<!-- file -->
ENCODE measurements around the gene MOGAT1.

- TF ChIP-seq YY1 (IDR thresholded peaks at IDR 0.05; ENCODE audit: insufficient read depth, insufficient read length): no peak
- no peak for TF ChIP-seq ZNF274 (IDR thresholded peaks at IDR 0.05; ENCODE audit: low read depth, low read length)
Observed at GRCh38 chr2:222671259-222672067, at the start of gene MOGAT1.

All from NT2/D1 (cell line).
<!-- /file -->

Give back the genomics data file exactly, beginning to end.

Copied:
ENCODE measurements around the gene MOGAT1.

- TF ChIP-seq YY1 (IDR thresholded peaks at IDR 0.05; ENCODE audit: insufficient read depth, insufficient read length): no peak
- no peak for TF ChIP-seq ZNF274 (IDR thresholded peaks at IDR 0.05; ENCODE audit: low read depth, low read length)
Observed at GRCh38 chr2:222671259-222672067, at the start of gene MOGAT1.

All from NT2/D1 (cell line).